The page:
When something happens, I want to know why?


Works comb through twisted metal, searching for survivors after the New London explosion.
Workers comb through twisted metal, searching for survivors after the New London explosion, and I want to know why it exploded and so so many died.

I read mysteries. I have always been attracted to mysteries.

But why?

A tornado stormed through Kilgore when I was still a small boy growing up on a farm.

We had known for a long time that bad winds were coming, and they struck with a sudden fury and vengeance.

Hit and Run.

Here and Gone.

Oil derricks lay twisted in the streets, and we read that a fifteen-year-old boy had died.

He wasn’t just any fifteen-year-old boy.

He was the son of a friend.

He was my friend.

We went to the same church together.

The tornado had left town, and Bruce walked out into the yard to inspect the damage.

He stepped on a fallen electrical line, and the charge took his life.

It was a mystery to me.

I wanted to know why it happened.

I was led down the hallways of New London School to start the second grade only a decade or so after an explosion ripped through the classrooms, and a little oilfield town lost a generation.

The death toll reached toward three hundred.

The broken bodies of students and teachers alike lay beneath rubble and debris as a chilled March rain touched their lifeless faces.

Families were in a panic.

They dug in the mud with their hands.

They raced from hospital to hospital.

They walked silently through makeshift morgues in gymnasiums and warehouses.

All were searching for a lost child.

More than lives were lost that day.

Some families, and I knew a few of them, would never be healed or made whole again.

It was a mystery to me.

I wanted to know why it happened.

I had just started to work as a police reporter on the Fort Worth Star-Telegram, and the headlights from a car, in the dark of the night, fell on the corpse of Mildred May, lying on an embankment on the east side of town.

It was not the good side of town.

It was a place where a fine woman like Mildred May would have never gone, especially not after dark.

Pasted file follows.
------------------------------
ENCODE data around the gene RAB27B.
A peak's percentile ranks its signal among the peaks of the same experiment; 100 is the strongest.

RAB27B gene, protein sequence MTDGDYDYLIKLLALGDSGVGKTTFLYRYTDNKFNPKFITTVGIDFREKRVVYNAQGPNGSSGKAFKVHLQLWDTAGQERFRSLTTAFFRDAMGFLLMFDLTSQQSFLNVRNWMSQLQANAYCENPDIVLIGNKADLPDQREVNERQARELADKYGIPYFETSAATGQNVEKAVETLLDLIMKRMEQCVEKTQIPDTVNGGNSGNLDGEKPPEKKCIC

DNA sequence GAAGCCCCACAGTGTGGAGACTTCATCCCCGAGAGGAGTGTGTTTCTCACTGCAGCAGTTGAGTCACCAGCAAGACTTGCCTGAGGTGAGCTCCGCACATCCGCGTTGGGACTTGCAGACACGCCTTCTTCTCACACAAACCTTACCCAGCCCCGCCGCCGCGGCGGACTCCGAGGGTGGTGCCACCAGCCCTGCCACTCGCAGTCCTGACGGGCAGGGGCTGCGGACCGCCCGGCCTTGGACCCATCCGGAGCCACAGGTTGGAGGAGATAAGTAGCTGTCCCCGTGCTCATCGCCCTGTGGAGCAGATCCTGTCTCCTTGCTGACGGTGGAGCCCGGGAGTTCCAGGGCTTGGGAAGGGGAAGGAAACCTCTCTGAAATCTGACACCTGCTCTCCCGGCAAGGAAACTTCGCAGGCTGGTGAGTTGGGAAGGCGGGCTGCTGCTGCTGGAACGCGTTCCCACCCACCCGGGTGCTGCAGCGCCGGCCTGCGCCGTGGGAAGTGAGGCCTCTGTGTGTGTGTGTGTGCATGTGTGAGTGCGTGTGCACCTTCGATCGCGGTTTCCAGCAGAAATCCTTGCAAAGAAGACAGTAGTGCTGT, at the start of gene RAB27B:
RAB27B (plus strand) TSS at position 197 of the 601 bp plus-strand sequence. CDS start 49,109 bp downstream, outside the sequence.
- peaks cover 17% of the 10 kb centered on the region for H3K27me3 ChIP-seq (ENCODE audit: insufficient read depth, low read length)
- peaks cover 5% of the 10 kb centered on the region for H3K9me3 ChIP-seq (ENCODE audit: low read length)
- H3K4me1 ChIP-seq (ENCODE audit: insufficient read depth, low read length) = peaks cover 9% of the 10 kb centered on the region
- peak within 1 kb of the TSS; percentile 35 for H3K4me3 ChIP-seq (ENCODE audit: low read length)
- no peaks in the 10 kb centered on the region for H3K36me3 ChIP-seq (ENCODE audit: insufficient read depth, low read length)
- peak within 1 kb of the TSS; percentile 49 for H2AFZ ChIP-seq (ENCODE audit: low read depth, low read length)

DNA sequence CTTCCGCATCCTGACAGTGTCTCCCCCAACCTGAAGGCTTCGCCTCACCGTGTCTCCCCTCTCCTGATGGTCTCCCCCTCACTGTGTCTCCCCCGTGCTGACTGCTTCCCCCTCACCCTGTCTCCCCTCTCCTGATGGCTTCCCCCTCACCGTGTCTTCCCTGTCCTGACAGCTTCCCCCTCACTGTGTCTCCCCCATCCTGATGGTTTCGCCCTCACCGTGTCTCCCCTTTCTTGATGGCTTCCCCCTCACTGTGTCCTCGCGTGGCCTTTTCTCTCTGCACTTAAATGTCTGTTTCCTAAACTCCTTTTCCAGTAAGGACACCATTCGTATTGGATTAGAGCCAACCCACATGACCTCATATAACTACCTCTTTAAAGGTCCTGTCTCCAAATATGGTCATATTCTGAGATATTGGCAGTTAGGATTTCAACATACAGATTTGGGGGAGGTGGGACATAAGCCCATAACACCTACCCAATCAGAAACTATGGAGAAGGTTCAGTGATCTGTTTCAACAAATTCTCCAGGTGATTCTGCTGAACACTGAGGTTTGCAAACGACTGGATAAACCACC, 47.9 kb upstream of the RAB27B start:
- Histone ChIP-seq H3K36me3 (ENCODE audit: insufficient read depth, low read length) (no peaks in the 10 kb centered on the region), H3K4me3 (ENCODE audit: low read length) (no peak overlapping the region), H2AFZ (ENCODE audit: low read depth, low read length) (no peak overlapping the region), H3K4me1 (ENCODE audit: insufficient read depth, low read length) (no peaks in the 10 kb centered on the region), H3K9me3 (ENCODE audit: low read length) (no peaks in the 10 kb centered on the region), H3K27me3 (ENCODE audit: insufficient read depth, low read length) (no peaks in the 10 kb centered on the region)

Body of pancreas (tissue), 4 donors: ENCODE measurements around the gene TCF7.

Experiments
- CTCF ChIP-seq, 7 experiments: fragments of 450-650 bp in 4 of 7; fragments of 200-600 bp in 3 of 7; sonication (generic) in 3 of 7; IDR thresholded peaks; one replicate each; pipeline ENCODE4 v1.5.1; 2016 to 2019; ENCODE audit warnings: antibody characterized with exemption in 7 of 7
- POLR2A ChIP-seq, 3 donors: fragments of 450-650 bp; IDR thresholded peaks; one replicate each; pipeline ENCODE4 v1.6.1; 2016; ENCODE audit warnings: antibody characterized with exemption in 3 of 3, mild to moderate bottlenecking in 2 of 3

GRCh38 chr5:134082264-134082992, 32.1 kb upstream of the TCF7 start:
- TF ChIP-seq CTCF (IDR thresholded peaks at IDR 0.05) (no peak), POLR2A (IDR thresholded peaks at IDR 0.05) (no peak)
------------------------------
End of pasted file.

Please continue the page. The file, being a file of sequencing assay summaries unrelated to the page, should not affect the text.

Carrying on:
She had driven to the movies that night.

That’s what her family said.

Many saw her walk out of the theater.

No one ever saw her again, not alive anyway.

The police retraced her steps.

I retraced her steps.

No one ever found the man, and surely it was a man, who had strangled Mildred and left her torn and twisted on an earthen dam.

It was a mystery to me.

I wanted to know why.

And maybe that’s the reason I read so many mystery novels.

All of life is a mystery.

Something happens, and I want to know why.

I don’t care who did the crime.

I don’t care who solved the crime.

I don’t care how the crime was solved.

I simply want to know why it happened.

Want to know how a war began? Secrets of the Dead is fiction based on facts.


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  • Caleb Pirtle

    I want to to know why something happened and can’t rest until I do. I don’t rest much. So many mysteries I encounter in life will always remain a mystery.

  • jack43

    Who, what, where, and when are the easy part. I doubt if anyone really knows why, even the perpetrator. “Why” is a holy question that only God can answer.

    • Caleb Pirtle

      Very profound, Mr. Durish. And probably a hundred percent accurate. We may never know why, but we like to speculate, and that’s what keeps us writing.

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